• Provides broadly available allocation rates
• Provides age-based allocations
• Provides a minimum allocation gateway to non-highly compensated employees (NHCE)

A plan satisfies the minimum allocation gateway test if each NHCE has an allocation rate, which is determined using Internal Revenue Code (IRC) Section 414(s) compensation, that is at least one-third of the highest allocation rate of any highly compensated employee (HCE) participating in the plan.

Alternatively, a plan is deemed to satisfy the gateway test if each NHCE receives an allocation of at least 5% of the employee’s IRC Section 415 compensation. Therefore, a DC plan designed to provide a minimum allocation of at least 5% to NHCEs will always be eligible to be cross-tested for nondiscrimination testing.

Aggregated DB/DC plans
To satisfy the minimum gateway for an aggregated defined benefit (DB)/DC plan, each NHCE must have an aggregate normal allocation rate (ANAR) that meets the following requirements:

Nondiscrimination testing graph

Instead of using each NHCE’s equivalent allocation rate under a DB plan in calculating the aggregate allocation rate, it is permissible to use the average of the equivalent allocation rates of all NHCEs benefiting under the DB plan.

Who must receive the minimum allocation gateway?
Employees who receive a safe harbor nonelective contribution, a top-heavy minimum contribution, or a qualified nonelective contribution (QNEC) must receive a minimum allocation gateway contribution, unless they are separately tested under 401(a) as part of a disaggregated group.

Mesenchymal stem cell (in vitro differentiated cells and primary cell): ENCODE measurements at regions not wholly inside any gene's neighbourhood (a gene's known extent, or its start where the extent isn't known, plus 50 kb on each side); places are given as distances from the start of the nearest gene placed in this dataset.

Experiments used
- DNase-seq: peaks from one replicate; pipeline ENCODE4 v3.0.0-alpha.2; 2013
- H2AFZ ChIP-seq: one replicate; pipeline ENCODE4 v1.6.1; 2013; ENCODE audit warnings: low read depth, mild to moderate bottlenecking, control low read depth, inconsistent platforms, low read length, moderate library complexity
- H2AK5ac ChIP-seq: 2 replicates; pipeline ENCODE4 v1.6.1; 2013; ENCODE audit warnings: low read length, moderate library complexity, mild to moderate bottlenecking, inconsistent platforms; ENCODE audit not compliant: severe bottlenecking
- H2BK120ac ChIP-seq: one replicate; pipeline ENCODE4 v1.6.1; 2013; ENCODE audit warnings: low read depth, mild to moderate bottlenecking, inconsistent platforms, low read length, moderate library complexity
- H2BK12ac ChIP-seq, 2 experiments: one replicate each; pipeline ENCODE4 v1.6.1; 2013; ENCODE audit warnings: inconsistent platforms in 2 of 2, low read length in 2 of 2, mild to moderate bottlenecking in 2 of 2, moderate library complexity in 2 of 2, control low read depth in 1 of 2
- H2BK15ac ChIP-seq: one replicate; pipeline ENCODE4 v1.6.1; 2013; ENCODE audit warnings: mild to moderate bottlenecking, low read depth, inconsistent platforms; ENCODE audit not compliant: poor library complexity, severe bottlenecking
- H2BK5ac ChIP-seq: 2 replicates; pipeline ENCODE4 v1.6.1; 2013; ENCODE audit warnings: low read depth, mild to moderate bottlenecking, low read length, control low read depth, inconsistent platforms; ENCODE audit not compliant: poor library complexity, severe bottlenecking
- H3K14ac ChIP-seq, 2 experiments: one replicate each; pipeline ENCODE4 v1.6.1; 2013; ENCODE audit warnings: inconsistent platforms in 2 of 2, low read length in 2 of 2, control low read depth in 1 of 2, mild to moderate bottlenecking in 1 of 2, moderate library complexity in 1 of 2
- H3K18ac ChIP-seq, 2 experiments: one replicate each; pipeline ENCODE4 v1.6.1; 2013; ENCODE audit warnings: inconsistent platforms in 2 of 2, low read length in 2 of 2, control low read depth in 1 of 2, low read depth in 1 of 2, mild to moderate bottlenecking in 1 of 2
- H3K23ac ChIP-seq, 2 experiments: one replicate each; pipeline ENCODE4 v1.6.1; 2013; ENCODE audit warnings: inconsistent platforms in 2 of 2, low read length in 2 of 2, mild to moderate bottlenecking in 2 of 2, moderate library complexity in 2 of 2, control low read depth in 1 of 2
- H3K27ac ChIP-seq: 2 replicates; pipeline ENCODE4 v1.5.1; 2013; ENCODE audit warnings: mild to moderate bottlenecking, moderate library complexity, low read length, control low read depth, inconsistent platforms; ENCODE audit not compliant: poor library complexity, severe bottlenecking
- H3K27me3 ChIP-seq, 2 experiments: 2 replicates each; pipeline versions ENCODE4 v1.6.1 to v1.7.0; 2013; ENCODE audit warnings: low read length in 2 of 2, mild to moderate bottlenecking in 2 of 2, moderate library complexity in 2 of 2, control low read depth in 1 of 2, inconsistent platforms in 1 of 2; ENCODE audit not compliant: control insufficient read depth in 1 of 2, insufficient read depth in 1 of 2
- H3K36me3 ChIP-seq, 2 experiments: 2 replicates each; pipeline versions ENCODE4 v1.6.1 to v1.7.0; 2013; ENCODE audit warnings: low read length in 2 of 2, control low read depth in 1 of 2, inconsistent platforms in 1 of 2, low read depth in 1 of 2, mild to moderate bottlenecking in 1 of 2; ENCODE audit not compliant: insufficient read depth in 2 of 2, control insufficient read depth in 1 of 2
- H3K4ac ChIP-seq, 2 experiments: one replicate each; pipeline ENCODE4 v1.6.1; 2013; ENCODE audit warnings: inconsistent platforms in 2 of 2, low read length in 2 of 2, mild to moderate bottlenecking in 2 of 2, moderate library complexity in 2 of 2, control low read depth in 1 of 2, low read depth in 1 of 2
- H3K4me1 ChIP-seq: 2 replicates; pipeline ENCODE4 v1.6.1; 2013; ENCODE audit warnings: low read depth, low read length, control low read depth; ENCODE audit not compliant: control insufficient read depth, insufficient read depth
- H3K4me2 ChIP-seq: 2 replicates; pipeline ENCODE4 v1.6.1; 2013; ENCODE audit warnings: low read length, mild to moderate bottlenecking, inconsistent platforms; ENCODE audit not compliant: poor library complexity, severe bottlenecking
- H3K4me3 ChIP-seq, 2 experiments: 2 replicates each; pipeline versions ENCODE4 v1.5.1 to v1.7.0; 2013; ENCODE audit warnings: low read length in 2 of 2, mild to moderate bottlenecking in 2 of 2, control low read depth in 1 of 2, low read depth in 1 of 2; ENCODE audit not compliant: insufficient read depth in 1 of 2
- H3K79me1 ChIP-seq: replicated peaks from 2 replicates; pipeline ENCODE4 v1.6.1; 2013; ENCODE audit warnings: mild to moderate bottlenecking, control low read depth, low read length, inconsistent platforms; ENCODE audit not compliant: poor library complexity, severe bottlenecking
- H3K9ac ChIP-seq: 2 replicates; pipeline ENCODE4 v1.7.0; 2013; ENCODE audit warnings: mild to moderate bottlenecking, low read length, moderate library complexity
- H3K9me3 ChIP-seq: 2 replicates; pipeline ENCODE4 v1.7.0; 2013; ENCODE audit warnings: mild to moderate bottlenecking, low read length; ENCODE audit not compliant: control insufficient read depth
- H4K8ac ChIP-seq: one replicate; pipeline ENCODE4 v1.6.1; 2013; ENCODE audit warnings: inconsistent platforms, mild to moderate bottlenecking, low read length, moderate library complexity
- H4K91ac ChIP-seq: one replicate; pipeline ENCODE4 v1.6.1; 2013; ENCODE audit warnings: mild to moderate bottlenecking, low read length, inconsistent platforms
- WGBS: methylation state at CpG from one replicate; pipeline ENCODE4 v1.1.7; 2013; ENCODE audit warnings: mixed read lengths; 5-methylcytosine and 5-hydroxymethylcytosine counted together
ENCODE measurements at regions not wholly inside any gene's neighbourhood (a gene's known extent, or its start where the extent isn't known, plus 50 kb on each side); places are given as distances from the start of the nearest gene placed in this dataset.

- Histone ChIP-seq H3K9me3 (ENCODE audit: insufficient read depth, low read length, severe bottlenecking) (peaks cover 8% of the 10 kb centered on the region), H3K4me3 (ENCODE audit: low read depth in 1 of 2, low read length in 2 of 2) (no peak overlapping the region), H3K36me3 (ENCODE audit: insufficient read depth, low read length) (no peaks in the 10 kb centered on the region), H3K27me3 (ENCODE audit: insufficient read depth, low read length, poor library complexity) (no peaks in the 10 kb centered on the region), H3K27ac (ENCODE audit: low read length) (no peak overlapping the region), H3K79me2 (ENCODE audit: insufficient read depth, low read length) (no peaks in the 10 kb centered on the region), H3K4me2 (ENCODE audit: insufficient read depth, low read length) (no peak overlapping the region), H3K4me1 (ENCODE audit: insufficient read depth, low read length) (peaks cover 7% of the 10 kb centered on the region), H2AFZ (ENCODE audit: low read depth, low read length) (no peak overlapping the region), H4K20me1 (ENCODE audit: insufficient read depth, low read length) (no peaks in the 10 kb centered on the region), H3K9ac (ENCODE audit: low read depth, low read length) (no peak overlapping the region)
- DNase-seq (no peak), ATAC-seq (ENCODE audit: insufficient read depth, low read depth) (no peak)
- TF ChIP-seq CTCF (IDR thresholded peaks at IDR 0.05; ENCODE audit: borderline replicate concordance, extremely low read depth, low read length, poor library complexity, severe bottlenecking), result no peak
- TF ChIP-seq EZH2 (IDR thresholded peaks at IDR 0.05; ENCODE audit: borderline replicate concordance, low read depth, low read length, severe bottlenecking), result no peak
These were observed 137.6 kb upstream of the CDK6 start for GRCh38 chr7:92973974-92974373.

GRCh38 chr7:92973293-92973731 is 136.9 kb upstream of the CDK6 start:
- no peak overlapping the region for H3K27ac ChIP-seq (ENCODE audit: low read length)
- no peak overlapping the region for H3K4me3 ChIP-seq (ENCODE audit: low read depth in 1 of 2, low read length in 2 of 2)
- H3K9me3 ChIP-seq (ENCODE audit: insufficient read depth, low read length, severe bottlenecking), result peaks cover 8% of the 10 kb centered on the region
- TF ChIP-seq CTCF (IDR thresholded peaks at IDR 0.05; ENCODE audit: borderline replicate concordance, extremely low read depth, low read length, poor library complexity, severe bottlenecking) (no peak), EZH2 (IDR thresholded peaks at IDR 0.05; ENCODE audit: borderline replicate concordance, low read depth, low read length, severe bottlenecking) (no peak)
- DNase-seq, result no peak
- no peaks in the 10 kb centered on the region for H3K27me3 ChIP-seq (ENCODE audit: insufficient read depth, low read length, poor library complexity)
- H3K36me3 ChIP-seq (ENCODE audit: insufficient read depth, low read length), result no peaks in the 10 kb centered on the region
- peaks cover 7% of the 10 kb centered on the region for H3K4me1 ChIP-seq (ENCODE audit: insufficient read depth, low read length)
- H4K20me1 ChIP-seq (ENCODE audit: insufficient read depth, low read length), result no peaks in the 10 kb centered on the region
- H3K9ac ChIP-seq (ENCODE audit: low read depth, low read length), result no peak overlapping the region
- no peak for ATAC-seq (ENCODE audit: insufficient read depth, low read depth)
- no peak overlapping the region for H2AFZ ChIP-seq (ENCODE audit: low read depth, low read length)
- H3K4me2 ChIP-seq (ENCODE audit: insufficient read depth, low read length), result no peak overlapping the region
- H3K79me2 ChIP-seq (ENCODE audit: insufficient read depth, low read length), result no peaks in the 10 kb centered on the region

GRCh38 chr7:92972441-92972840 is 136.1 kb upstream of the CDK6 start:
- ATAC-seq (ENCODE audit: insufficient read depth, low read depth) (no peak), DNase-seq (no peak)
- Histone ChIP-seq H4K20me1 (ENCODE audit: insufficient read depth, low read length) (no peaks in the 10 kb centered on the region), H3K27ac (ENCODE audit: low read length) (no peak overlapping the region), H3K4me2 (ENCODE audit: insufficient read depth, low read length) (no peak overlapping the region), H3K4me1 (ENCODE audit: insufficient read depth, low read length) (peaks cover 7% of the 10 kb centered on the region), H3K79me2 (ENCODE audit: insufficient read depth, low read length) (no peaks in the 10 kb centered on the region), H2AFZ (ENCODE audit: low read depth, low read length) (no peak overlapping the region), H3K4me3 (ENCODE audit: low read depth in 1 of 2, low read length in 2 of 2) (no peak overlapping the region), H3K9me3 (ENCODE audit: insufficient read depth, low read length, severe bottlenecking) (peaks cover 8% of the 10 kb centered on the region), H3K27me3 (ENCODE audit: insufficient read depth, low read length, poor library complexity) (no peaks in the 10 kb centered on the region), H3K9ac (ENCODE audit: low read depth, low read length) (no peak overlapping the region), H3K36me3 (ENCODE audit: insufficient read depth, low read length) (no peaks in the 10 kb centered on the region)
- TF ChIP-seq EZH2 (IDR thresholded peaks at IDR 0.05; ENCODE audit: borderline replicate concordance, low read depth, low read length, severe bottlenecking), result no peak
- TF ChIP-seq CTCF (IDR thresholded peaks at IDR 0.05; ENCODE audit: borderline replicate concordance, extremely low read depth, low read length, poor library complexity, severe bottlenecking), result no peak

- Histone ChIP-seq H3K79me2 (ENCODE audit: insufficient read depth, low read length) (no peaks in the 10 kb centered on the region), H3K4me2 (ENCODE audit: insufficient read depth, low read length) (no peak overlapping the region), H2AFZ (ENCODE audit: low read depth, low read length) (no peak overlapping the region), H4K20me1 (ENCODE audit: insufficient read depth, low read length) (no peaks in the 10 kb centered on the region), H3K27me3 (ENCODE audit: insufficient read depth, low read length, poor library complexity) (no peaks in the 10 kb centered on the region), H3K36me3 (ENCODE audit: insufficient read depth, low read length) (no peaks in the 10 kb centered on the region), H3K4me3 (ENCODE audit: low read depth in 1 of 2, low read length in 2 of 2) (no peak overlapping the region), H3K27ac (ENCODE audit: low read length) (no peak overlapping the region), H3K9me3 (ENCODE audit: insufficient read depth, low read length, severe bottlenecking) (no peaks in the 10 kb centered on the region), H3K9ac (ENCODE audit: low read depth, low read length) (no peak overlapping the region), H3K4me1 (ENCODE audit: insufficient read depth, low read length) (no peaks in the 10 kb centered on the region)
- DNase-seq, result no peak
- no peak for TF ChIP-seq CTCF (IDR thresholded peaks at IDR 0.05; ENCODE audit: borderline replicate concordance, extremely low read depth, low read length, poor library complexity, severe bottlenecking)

If you have questions regarding the minimum allocation gateway, please contact your Milliman consultant.





Benefits Perspectives: Nondiscrimination testing and nonqualified deferred compensation plans

Milliman Benefits Perspectives explores a broad range of employee benefits practices. The August 2012 issue contains articles on:

  • Nondiscrimination testing, illustrating some of the challenges that plan sponsors can encounter, along with possible counter measures
  • Nonqualified deferred compensation plans (NDCPs), highlighting some of the toughest timing tests for the satisfactory operation and administration of NDCPs under section 409A of the tax code

Download and read the entire issue here.





Nondiscrimination (part 3): Benefit testing

 

AlexKaplanPhoto.comThis post marks the third in a three-part series on nondiscrimination testing. See Part 1 here and Part 2 here.

Benefits testing demonstrates that the level of benefits provided by a plan does not discriminate in favor of highly-compensated employees (HCEs). Certain benefit structures that make use of a “safe harbor” design (such as a defined benefit [DB] plan that provides 1% of final average pay for each year of service, or a defined contribution [DC] plan with an employer contribution of 4% of compensation) are exempt from benefit testing.

If the safe harbor design is not met, then detailed testing is required. §401(k) deferrals are subject to the average deferral percentage (ADP) test, and §401(m) matching contributions are subject to the average contribution percentage (ACP) test. All other types of benefits (such as DB plan accruals or DC profit-sharing allocations) will be subject to a numerical test known as the general nondiscrimination test (GNT). Catch-up deferrals are exempt from testing requirements.